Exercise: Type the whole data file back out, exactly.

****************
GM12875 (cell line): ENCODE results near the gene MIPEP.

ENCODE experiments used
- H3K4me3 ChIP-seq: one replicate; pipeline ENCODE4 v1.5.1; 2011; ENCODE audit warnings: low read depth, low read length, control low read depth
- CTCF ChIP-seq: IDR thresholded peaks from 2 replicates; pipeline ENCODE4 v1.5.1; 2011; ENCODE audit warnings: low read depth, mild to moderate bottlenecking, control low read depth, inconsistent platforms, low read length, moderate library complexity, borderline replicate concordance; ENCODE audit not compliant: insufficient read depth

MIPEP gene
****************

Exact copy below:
GM12875 (cell line): ENCODE results near the gene MIPEP.

ENCODE experiments used
- H3K4me3 ChIP-seq: one replicate; pipeline ENCODE4 v1.5.1; 2011; ENCODE audit warnings: low read depth, low read length, control low read depth
- CTCF ChIP-seq: IDR thresholded peaks from 2 replicates; pipeline ENCODE4 v1.5.1; 2011; ENCODE audit warnings: low read depth, mild to moderate bottlenecking, control low read depth, inconsistent platforms, low read length, moderate library complexity, borderline replicate concordance; ENCODE audit not compliant: insufficient read depth

MIPEP gene